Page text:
Written by Nick Zelt
Distraction as a method of analgesia and anxiolysis for minor ED procedures using a 3D virtual reality (VR) display was not better than using a 2D screen.
Why does this matter?
The majority of patients who present to the ED have pain and anxiety; frequently, this is their chief complaint. Distraction can be an effective method of improving these aspects of patient care and, no doubt, many of you can attest to how distracting modern technology can be. The use of VR to reduce procedural pain and anxiety has mostly been studied in children and adolescents. How would it perform in adults?
Not to worry, it should be virtually painless
This was a single-centre randomized controlled trial on 117 adult patients requiring a procedure in the ED (suturing, fracture reduction/casting or arterial blood gas puncture). Patients were randomized to either a VR headset or a laptop screen, both of which displayed a “Zen garden” accompanied by relaxing music played through noise-reduction headphones. The primary outcome was maximal pain and anxiety intensity during the procedure. All suturing was still done with local anesthesia and 54% of fracture/dislocation patients received systemic analgesia. The headphones could be briefly removed to give the patient instructions during the procedure if necessary.
There was no statistically significant difference in pain or anxiety scores between the VR group and the laptop group. 51% of patients reported “cybersickness,” a symptom similar to motion sickness but in the context of virtual immersion. The rates of cybersickness were similar between both groups, and no patients vomited.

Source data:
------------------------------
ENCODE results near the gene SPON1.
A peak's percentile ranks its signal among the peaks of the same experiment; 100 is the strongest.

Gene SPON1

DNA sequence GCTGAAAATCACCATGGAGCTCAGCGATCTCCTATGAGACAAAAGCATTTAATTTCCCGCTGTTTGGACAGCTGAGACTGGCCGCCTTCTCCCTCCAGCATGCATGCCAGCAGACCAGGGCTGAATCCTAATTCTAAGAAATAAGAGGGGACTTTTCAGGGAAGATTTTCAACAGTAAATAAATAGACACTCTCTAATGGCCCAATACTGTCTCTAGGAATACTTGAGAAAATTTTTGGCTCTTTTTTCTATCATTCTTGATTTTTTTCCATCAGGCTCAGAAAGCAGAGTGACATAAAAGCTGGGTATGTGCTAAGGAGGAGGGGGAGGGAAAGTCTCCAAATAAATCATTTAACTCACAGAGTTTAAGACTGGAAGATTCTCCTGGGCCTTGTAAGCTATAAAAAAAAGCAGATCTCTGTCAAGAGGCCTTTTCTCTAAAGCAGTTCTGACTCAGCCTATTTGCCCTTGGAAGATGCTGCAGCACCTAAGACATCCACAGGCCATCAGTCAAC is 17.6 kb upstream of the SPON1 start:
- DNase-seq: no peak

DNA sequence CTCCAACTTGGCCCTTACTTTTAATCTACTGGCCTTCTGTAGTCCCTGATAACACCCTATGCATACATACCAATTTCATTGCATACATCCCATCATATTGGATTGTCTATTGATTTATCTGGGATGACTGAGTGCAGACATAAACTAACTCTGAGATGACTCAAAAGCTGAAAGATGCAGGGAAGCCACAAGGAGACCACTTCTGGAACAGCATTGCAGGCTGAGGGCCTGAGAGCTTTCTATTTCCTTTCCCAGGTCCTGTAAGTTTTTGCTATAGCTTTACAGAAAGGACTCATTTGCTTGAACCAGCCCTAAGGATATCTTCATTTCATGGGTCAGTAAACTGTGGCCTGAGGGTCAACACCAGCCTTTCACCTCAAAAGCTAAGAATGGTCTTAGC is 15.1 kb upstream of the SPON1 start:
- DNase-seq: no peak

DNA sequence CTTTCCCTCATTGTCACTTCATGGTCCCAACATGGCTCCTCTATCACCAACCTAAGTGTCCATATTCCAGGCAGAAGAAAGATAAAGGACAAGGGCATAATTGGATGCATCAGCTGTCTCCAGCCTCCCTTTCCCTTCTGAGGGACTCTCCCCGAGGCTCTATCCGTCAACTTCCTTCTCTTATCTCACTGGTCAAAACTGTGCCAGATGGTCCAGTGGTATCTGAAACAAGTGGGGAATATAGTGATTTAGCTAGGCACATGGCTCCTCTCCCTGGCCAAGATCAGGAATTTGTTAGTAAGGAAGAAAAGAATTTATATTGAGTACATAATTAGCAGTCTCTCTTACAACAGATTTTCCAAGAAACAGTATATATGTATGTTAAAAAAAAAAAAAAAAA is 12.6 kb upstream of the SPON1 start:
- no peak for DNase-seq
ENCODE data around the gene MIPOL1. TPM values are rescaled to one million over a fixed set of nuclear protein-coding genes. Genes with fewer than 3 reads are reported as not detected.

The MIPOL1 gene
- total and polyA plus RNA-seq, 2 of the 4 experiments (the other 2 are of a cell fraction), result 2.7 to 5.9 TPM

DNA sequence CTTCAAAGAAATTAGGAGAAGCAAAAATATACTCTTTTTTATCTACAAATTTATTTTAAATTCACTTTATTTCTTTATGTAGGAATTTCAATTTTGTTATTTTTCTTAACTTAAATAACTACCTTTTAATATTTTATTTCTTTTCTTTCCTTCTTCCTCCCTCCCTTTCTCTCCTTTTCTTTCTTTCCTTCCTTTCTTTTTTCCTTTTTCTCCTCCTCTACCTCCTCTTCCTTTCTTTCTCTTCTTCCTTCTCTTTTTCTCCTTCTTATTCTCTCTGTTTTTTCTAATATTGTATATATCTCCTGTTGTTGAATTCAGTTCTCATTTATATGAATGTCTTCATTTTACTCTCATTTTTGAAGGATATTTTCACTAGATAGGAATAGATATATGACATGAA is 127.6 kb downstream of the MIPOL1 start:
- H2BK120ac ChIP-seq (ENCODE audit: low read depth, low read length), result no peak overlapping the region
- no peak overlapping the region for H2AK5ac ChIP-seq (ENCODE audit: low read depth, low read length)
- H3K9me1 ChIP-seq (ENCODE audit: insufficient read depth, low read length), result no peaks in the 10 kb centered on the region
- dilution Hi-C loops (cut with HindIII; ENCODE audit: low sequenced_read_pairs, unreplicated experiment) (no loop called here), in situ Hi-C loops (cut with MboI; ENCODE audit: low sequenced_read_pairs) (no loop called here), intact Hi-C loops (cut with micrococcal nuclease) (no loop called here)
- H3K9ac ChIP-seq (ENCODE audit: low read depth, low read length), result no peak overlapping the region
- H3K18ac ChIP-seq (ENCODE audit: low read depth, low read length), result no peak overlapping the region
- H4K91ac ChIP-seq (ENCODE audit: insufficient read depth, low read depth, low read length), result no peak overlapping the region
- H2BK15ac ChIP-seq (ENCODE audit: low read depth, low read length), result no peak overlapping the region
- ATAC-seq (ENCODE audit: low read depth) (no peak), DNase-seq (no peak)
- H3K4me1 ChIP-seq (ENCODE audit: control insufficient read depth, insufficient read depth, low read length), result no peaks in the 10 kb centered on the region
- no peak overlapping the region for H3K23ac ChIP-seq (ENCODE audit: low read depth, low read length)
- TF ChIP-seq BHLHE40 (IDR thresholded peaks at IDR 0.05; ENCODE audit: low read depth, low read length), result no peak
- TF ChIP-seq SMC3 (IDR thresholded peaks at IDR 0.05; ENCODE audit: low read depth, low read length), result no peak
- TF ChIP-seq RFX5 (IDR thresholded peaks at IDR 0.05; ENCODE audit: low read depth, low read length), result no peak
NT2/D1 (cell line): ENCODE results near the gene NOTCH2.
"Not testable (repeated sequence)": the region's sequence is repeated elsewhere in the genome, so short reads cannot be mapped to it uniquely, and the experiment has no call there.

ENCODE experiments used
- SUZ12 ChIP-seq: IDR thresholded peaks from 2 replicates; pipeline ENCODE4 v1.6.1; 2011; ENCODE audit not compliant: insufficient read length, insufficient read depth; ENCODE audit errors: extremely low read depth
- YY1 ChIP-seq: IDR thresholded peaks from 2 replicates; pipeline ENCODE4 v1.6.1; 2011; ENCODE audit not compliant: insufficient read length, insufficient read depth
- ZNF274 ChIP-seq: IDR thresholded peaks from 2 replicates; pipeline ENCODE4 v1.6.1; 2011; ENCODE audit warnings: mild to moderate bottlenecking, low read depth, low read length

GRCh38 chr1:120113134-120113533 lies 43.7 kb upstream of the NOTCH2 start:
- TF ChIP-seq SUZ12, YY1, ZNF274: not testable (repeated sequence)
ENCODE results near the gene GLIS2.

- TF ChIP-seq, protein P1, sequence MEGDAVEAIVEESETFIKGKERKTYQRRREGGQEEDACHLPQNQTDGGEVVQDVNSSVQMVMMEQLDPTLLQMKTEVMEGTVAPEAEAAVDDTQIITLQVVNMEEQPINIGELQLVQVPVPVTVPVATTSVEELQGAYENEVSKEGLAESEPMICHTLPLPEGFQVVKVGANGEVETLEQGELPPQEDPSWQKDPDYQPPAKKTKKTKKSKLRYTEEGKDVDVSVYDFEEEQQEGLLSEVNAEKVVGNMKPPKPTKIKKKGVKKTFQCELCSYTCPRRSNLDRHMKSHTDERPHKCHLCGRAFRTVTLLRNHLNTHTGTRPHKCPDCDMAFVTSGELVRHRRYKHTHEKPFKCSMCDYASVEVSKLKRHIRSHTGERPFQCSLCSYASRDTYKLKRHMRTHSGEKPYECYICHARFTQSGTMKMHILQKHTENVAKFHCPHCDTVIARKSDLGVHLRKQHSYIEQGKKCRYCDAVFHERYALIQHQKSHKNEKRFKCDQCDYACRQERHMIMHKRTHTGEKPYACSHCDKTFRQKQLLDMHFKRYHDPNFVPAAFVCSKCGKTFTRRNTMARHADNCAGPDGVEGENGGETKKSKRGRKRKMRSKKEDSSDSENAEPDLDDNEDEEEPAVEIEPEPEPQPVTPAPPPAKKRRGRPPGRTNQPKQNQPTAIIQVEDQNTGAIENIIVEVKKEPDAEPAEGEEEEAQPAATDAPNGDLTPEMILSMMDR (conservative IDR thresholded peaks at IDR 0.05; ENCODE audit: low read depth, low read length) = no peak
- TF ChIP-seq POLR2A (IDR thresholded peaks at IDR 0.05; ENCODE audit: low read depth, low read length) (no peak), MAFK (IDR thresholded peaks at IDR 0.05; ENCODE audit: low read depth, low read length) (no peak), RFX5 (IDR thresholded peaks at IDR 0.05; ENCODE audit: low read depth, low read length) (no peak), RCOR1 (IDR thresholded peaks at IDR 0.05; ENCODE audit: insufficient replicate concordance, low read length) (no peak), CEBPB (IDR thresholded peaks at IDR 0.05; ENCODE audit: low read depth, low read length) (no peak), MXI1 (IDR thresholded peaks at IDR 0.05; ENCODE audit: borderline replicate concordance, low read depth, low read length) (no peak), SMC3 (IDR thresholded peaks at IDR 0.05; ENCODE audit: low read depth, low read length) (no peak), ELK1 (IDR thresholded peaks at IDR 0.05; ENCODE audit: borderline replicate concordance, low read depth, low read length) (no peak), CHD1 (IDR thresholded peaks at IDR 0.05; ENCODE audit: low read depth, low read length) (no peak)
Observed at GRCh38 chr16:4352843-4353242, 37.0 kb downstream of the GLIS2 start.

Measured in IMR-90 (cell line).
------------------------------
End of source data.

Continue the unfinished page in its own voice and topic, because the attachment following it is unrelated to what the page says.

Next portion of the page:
The authors chose a 2D screen as the control, because in order for VR to be worth the additional cost, it would have to outperform the more convenient option of a regular screen. However, since both groups received distraction, the magnitude of effect of distraction could not be assessed. Most physicians found the interventions helpful, with only a few percent reporting them as impediments.
This study certainly does not put the question of VR as an adult analgesic/anxiolytic to rest, despite negative findings. I expect future studies with immersion experiences tailored to patient preference and perhaps the addition of an interactive component, via eye-motion tracking, could improve immersion and effectiveness. For the time being, I would allow my patient to watch a video on their phone, if they preferred, and would spare the expense for a VR headset.
Analgesic and Anxiolytic Effects of Virtual Reality During Minor Procedures in an Emergency Department: A Randomized Controlled Study. Ann Emerg Med. 2022 May 28:S0196-0644(22)00264-5. doi: 10.1016/j.annemergmed.2022.04.015. Epub ahead of print.